Skip to Content

Weekly Drug News Round Up - September 26, 2012

Efforts to Combat Prescription Drug Abuse Paying Off in Young Adults

Prescription drug abuse among children and adults remains unchanged, as does the use of illicit drugs Read More...

Prescription drug abuse is an epidemic of untold proportion in the U.S. This week in the 2011 National Survey on Drug Use and Health it was reported that prescription drug abuse among young adults ages 18 to 25 fell 14 percent between 2010 and 2011. Young adults who abused prescription drugs including narcotics in the last month decreased from 2 million to 1.7 million. In addition, rates of drinking in the past month among underage people continued to decline from 2002. However, marijuana remains the most commonly used illegal drug in U.S. and goes up from 6 percent in 2007 to 7 percent in 2011.

Prolia Approved For Men With Osteoporosis and High Fracture Risk

According to the National Osteoporosis Foundation, two million U.S. men have osteoporosis and another 12 million are at risk Read More...

Osteoporosis-related fractures are usually associated with post-menopausal women, but men are at risk, too. The U.S. Food and Drug Administration (FDA) has approved Prolia (denosumab) as a treatment to increase bone mass in men with osteoporosis and at high risk for fracture. In a placebo-controlled, Phase 3 trial in 242 men with low bone mineral density, Prolia 60 milligram subcutaneous injection given every six months resulted in significantly greater gains at the lumbar spine when compared to placebo (5.7 percent vs. 0.9 percent). Prolia is also approved for treatment of postmenopausal women with osteoporosis at high risk for fracture.

Deaths Related to General Anesthesia Drop Ninety Percent

Vast improvements are noted in general anesthesia safety since the 1970’s Read More...

Canadian researchers have reported in a meta-analysis published in The Lancet  that deaths due to general anesthesia over the last 50 years have dramatically dropped worldwide in developed countries. Before the 1970s, roughly 357 out of every one million patients died from complications due to anesthesia, but from the 1990s to 2000s that number dropped to 34 patients per one million. Using data from 87 studies and 21.4 million cases over 60 years, the researchers focused on the two days after surgery. Researchers found that although more complicated surgeries take place now, the odds of dying from general anesthesia has dropped about 90 percent. Common agents used in general anesthesia include propofol and isoflurane, sevoflurane or desflurane.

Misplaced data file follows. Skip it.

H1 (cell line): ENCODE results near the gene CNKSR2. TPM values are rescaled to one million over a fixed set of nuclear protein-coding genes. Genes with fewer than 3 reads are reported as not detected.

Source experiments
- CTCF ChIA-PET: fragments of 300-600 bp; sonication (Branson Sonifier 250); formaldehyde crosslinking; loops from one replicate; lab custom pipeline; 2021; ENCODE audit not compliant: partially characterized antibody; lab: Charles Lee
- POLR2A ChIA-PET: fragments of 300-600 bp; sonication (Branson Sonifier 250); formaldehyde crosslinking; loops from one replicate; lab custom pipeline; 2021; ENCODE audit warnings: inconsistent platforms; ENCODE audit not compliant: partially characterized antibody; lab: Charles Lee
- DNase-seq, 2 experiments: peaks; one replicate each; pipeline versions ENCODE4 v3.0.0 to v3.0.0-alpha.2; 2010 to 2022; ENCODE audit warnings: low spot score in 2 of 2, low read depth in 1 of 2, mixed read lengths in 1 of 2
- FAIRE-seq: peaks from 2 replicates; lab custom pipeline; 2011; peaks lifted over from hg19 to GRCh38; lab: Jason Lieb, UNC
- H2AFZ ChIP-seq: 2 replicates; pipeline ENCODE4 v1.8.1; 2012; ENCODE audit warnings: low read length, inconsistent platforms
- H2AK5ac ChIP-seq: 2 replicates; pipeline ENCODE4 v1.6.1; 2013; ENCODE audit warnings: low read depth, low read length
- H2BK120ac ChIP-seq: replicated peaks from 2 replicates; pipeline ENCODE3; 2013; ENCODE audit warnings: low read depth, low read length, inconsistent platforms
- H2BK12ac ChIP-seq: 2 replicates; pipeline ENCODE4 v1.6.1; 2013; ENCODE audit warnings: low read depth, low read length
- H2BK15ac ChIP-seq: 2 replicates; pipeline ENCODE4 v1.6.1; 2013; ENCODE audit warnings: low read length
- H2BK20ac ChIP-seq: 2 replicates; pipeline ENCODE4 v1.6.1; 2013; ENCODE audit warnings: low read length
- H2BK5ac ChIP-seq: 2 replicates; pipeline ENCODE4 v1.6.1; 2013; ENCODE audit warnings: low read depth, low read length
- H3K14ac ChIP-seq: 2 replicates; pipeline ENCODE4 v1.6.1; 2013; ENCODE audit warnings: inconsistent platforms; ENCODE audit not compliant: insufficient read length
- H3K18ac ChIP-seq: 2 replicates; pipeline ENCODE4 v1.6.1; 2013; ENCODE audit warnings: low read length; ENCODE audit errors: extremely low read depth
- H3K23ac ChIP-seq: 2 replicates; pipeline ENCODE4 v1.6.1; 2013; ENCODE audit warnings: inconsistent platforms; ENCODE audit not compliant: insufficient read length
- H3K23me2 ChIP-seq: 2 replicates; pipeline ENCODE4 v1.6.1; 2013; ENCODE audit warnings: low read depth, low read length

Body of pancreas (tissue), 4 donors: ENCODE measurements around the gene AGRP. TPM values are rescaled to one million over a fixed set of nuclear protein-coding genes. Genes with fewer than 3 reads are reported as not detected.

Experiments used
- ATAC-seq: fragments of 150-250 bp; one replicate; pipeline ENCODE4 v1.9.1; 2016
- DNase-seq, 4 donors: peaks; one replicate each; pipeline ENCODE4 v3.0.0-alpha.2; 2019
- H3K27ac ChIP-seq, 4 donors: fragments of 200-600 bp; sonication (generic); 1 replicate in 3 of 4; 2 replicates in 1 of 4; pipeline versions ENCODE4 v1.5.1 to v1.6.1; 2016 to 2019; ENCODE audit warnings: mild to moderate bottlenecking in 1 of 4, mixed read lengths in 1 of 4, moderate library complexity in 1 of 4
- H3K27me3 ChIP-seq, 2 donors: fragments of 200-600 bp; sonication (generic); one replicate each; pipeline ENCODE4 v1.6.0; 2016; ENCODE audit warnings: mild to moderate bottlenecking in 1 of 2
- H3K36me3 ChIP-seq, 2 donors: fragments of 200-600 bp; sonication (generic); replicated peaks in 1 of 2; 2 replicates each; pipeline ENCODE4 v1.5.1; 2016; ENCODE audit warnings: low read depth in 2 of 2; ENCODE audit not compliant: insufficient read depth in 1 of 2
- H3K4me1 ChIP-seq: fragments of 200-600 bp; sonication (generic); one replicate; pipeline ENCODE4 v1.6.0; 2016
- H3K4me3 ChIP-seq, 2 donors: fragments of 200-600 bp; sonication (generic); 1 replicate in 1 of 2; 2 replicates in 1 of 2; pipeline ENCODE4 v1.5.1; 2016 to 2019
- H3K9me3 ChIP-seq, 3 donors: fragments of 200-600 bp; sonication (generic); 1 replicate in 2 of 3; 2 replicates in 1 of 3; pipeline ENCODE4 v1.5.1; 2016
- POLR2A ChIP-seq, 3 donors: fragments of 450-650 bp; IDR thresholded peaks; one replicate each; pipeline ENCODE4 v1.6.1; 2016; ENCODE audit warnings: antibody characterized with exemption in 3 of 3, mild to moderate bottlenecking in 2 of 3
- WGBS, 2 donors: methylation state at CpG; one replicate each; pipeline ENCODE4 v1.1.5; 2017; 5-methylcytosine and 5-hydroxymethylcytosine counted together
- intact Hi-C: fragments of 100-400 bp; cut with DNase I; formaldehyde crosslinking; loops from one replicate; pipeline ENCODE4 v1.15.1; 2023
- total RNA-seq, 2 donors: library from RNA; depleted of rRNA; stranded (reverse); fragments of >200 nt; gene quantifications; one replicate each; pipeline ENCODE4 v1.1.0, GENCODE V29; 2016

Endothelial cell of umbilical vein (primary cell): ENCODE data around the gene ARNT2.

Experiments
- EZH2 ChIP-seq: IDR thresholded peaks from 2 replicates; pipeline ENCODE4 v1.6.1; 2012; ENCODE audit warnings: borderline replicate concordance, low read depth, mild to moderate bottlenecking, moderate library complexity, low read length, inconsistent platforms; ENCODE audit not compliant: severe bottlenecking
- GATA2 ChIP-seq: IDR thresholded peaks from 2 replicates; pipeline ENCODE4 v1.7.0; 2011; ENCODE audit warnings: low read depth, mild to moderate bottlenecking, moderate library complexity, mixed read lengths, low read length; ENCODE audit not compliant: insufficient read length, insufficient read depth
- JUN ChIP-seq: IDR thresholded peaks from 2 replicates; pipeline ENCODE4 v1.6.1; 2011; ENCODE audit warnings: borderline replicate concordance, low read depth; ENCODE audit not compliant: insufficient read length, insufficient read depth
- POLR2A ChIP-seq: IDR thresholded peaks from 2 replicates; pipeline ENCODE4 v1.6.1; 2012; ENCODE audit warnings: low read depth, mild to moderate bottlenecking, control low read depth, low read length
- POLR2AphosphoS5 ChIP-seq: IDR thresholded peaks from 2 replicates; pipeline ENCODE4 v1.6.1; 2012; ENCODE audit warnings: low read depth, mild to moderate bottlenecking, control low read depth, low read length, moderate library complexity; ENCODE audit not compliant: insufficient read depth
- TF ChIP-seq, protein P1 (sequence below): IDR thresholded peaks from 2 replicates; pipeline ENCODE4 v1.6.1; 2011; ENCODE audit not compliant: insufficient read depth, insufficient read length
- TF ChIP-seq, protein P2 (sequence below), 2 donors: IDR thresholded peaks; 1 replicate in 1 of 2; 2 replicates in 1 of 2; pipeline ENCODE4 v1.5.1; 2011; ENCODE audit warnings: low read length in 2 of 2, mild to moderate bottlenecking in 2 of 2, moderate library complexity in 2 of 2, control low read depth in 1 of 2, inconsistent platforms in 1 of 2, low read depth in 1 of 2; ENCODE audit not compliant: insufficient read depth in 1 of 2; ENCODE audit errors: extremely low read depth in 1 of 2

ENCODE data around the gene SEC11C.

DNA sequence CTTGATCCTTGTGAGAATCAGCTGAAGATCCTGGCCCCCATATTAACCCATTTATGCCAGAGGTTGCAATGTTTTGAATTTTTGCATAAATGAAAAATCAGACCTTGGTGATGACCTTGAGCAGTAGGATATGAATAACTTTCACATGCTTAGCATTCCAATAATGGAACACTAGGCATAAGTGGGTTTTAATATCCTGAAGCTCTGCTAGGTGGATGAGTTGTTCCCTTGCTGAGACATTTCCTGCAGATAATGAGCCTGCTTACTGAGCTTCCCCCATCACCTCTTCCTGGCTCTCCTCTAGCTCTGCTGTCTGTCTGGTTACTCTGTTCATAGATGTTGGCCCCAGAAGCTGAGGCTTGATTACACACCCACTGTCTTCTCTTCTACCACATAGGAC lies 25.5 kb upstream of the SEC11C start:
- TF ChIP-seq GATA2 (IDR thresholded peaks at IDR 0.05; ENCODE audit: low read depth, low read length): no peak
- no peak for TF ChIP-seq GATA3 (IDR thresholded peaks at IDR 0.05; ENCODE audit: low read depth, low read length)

U.S. Preventative Task Force Recommends Screening Adults for Alcohol Misuse

Primary care doctors should ask patients about their drinking habits and provide counseling to those who misuse alcohol Read More...

An estimated 30 percent of people in the United States misuse alcohol, which includes binge drinking and alcohol dependence. The U.S. Preventive Services Task Force has found that screening and intervention can help adults who drink more than the recommended amount of alcohol. The Task Force reviewed an analysis of 23 studies on screening and behavioral counseling interventions among people who misuse alcohol. The studies found that adults drank 3.6 fewer drinks per week and that 12 percent fewer adults reported heavy drinking episodes one year after counseling intervention.

Mylan Launches First Time Generic Diovan HCT

Mylan is shipping generic valsartan/hydrochlorothiazide immediately Read More...

Mylan Pharmaceuticals has received approval for the antihypertensive agent valsartan and hydrochlorothiazide tablets (Diovan HCT) in 80/12.5, 160/12.5, 320/12.5, and 320/25 milligram strengths. The brand product Diovan HCT is manufactured by Novartis and was ranked 36th in U.S. sales in Q2 2012 with revenues of over $400 million, although those numbers are expected to drop. Mylan also has 168 abbreviated new drug applications worth over $77 billion in annual sales pending FDA approval. Valsartan/hydrochlorothiazide tablets are indicated for patients whose hypertension is not adequately controlled with one agent, or for patients who initially will need multiple agents to control their blood pressure.